I had planned to import a high performance slip-ring to allow for rotation, but after researching NZ alternatives I found a startup with prototype wireless slip-rings and negotiated a loan as sponsorship. Power by Proxi became a featured part of the work, credited where possible for their breakthrough invention. I added a purple glow inside Iron Man to highlight the Proxi-Ring while it was in operation.
The rigging and rotation system was unapologetically over-engineered as it would later be suspended above people - even above a dancefloor. A delivery and installation plan was created for the 100kg work including flat-pack transport, load-rated equipment and safe two-person assembly. It was developed to exacting specifications and I also designed and created a fit-out in my van to allow for safe transport of the mirrors, valuable parts to be secured, and to have no effect on carrying passengers.
After extensive development, testing and waterproofing, Yashoda was installed for the first time at Art in the Dark.
The weather at Art in the Dark was as challenging as the previous year. Lightening storms and major winds closed several displays and meant the audience could only use the paved areas of the park. Despite this, Yashoda lit up every night.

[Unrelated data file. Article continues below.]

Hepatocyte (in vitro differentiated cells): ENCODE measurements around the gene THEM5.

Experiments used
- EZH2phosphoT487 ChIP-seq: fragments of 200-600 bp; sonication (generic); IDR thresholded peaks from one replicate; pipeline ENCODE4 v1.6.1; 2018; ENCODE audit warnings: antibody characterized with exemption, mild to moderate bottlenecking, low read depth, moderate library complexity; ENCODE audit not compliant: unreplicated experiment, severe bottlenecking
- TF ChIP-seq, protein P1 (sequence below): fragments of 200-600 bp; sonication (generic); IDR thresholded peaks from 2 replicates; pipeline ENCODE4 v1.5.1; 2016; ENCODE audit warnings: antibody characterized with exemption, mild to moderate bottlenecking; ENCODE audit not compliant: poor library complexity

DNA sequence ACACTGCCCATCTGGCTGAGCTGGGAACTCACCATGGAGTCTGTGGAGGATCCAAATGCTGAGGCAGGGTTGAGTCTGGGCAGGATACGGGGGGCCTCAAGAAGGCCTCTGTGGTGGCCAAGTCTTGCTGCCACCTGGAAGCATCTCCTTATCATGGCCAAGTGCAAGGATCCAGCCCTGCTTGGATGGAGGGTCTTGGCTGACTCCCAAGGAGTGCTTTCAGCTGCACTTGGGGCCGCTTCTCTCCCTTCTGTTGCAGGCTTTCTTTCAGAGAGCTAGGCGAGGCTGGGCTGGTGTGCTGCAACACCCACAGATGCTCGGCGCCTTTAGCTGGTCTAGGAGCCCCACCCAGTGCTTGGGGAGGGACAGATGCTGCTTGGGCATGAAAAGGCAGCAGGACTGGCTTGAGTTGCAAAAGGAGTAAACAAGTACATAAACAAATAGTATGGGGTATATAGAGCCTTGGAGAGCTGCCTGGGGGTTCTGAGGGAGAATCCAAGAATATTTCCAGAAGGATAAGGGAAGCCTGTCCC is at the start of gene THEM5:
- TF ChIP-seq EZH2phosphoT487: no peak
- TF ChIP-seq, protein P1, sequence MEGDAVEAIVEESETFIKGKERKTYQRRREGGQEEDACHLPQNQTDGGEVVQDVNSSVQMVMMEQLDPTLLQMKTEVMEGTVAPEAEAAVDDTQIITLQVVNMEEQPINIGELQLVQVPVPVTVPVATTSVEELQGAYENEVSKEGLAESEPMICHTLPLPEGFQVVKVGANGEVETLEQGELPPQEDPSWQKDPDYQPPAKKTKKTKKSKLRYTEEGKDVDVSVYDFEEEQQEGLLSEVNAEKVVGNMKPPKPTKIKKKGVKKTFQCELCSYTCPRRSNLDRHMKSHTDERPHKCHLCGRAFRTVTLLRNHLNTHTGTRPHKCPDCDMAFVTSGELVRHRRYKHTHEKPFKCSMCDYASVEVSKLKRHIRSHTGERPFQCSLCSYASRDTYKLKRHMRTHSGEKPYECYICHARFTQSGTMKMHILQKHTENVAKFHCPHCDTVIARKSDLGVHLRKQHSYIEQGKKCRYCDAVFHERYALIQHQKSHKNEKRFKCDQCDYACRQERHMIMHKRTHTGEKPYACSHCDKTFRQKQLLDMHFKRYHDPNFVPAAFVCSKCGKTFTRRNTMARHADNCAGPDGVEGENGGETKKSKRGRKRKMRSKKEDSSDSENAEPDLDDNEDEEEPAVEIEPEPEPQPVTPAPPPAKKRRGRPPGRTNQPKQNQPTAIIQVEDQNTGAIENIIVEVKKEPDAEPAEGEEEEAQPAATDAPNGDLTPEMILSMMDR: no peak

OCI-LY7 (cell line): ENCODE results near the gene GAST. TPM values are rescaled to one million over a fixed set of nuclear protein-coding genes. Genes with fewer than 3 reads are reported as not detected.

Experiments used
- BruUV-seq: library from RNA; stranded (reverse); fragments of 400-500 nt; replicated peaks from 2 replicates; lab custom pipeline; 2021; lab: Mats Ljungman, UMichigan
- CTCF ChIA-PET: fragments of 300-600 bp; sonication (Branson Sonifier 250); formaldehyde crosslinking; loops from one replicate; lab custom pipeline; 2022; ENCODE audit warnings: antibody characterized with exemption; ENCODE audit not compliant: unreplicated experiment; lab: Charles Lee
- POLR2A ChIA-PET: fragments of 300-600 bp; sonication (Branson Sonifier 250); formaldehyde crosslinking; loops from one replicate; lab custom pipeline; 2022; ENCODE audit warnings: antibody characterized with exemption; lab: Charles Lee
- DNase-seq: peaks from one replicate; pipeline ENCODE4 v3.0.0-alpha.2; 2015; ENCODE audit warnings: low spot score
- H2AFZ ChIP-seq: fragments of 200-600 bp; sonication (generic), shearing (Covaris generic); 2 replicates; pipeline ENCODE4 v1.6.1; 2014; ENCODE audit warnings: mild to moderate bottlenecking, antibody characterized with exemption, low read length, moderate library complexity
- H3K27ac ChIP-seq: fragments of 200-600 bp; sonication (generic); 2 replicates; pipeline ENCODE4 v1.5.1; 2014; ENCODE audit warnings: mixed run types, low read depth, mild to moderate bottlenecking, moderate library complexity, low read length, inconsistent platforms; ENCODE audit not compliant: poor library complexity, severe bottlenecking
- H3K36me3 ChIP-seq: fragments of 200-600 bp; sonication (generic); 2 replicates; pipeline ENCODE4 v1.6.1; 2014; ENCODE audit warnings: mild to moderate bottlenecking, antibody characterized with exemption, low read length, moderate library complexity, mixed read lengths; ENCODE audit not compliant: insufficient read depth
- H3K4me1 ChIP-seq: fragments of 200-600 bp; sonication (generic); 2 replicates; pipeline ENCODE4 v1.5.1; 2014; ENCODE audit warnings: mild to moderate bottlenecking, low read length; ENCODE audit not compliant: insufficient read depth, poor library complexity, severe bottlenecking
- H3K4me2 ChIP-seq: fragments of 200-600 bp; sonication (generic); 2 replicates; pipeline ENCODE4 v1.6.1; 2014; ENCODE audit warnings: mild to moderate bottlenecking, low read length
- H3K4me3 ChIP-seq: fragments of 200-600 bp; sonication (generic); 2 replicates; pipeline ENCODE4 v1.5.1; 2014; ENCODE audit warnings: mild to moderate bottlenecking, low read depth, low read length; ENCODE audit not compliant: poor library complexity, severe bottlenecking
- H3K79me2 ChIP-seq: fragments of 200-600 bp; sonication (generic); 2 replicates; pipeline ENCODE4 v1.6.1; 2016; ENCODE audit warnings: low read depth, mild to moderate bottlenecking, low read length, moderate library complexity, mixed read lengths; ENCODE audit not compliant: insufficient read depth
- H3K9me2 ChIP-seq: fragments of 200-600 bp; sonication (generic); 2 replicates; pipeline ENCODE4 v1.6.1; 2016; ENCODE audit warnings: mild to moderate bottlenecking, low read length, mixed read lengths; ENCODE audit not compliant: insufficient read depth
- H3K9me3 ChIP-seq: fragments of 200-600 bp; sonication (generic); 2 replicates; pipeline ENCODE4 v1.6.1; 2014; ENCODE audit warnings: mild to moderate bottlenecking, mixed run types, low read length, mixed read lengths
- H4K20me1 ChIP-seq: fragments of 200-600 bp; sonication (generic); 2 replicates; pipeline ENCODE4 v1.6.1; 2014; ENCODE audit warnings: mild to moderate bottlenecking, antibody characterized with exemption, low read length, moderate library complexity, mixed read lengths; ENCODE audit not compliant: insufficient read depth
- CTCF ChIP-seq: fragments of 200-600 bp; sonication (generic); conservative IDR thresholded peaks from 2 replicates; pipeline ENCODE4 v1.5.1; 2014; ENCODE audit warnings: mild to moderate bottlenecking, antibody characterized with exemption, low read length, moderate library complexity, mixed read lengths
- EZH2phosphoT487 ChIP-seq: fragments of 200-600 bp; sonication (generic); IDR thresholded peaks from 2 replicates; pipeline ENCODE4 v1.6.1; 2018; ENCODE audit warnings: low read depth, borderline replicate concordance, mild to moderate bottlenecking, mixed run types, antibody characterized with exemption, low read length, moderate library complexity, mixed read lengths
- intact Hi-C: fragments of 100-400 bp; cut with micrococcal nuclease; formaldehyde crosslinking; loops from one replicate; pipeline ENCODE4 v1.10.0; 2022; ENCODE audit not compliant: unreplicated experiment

I left my job with the Green Party and became my own tour manager, phoning and negotiating with potential venues to create a 4-month tour of 8 unique placements. I am a good negotiator with a lot of event management experience, so I was able to fill my schedule with relative ease. I was also able to negotiate my payment packages in a way that were affordable and rewarding for each of the placements - every situation is different.
Each new location required a different experience to be developed. For the premiere at Art in the Dark, Yashoda ran a scripted sequence with custom-made sound and lighting programs (as seen in the video above). At Kiwiburn (pictured above) with a smaller audience I designed the experience for a longer and more interactive involvement. Participants were able to directly "play" the lights on a MIDI keyboard, and rotate the sculpture with their hands. At Prana Festival the work was adapted to analyse a microphone and respond to the live sound. At Splore I developed sequences for a classical music experience.